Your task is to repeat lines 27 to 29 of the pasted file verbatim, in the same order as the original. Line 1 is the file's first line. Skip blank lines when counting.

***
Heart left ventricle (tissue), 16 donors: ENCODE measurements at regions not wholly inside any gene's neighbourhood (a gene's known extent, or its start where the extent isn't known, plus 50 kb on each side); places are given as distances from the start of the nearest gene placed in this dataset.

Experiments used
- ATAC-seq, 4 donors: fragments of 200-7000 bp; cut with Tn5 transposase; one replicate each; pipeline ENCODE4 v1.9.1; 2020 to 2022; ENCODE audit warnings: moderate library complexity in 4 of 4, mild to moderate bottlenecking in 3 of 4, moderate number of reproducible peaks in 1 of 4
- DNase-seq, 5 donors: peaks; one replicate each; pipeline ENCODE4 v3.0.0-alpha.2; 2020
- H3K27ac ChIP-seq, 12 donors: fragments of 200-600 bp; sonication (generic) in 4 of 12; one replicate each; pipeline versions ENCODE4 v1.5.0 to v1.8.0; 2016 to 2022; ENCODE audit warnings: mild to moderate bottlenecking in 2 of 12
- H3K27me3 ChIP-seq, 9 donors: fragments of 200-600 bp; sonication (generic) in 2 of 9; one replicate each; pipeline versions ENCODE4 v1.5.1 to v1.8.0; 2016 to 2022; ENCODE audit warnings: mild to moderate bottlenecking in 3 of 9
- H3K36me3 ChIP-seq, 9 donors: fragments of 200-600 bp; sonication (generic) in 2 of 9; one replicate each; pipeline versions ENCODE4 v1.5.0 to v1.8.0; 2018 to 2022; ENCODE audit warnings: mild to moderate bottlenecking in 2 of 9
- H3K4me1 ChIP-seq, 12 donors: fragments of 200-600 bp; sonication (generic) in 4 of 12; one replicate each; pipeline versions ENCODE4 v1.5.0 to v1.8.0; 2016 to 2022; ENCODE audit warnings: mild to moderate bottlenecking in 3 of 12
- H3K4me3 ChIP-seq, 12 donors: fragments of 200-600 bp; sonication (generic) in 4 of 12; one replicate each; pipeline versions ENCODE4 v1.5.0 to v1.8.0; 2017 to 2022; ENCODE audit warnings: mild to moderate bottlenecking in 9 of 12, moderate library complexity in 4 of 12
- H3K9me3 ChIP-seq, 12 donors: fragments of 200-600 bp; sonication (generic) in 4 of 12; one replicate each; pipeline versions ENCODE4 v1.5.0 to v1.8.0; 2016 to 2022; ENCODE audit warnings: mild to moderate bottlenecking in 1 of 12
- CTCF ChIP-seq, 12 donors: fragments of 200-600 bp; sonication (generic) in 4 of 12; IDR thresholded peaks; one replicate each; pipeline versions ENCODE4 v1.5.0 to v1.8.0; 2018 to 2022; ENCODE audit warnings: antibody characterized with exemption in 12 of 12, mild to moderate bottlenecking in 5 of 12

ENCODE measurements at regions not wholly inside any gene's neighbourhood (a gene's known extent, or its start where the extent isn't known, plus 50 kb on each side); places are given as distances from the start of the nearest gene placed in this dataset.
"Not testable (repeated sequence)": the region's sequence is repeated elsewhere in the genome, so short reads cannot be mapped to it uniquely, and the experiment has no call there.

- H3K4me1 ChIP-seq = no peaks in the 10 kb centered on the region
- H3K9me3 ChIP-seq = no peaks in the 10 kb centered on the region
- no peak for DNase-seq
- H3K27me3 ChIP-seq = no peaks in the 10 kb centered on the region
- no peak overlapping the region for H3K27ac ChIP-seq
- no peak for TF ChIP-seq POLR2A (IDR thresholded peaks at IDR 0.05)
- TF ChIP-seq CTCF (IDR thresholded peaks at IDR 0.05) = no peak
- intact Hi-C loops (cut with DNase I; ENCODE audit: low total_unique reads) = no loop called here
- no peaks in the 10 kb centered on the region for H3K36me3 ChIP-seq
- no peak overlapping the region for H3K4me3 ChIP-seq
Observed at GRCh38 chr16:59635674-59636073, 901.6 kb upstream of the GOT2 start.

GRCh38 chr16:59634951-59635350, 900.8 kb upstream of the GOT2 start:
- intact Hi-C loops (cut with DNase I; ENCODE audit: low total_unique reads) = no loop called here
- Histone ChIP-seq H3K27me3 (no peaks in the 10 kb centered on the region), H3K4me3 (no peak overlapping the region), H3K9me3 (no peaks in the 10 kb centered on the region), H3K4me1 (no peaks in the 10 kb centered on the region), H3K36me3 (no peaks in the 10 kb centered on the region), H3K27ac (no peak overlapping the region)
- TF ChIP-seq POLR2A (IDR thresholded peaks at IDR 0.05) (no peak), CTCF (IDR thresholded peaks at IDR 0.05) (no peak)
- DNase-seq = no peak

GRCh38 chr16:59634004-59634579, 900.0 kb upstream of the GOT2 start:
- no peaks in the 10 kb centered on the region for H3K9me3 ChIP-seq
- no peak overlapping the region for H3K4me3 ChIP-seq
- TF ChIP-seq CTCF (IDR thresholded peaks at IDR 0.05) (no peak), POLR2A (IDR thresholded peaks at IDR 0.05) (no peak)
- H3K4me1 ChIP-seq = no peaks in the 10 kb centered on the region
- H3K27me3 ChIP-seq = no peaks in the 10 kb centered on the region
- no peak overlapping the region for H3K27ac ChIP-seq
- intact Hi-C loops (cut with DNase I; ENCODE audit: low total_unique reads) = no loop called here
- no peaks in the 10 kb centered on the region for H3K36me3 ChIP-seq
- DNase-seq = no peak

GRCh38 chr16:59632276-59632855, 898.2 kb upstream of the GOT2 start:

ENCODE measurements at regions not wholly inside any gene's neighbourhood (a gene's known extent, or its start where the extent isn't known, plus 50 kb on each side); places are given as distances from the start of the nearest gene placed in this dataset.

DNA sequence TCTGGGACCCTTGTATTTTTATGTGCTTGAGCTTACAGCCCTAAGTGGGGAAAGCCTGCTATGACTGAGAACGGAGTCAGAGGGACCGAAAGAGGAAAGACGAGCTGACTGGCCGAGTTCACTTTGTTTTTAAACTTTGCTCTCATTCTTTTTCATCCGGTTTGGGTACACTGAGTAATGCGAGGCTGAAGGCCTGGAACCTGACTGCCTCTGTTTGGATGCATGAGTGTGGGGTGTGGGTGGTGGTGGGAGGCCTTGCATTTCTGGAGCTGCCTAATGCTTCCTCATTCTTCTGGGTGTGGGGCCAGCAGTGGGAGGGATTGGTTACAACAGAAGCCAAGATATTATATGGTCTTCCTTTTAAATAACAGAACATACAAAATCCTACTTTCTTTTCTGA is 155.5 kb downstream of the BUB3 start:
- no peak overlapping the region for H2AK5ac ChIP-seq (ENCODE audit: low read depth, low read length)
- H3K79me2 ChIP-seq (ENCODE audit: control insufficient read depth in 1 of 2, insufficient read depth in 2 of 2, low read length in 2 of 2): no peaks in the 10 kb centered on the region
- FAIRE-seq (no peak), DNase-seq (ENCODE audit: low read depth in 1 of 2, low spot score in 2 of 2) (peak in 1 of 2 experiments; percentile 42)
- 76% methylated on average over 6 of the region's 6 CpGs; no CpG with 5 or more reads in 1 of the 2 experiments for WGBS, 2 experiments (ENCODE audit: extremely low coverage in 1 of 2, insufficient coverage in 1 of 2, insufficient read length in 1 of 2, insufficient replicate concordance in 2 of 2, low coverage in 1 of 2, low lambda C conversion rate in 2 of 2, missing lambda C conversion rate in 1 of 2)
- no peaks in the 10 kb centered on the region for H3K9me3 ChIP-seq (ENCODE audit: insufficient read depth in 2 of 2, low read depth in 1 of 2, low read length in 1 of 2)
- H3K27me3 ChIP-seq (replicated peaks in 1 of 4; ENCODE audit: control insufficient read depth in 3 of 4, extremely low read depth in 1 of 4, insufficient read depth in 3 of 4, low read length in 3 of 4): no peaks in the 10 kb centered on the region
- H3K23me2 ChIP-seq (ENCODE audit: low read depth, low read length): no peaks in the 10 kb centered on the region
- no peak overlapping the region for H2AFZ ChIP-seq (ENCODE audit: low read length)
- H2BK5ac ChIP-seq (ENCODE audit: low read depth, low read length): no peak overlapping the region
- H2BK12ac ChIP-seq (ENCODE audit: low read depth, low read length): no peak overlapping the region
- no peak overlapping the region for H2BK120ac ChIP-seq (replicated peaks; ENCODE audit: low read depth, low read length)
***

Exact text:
- Histone ChIP-seq H3K27me3 (no peaks in the 10 kb centered on the region), H3K4me3 (no peak overlapping the region), H3K9me3 (no peaks in the 10 kb centered on the region), H3K4me1 (no peaks in the 10 kb centered on the region), H3K36me3 (no peaks in the 10 kb centered on the region), H3K27ac (no peak overlapping the region)
- TF ChIP-seq POLR2A (IDR thresholded peaks at IDR 0.05) (no peak), CTCF (IDR thresholded peaks at IDR 0.05) (no peak)
- DNase-seq = no peak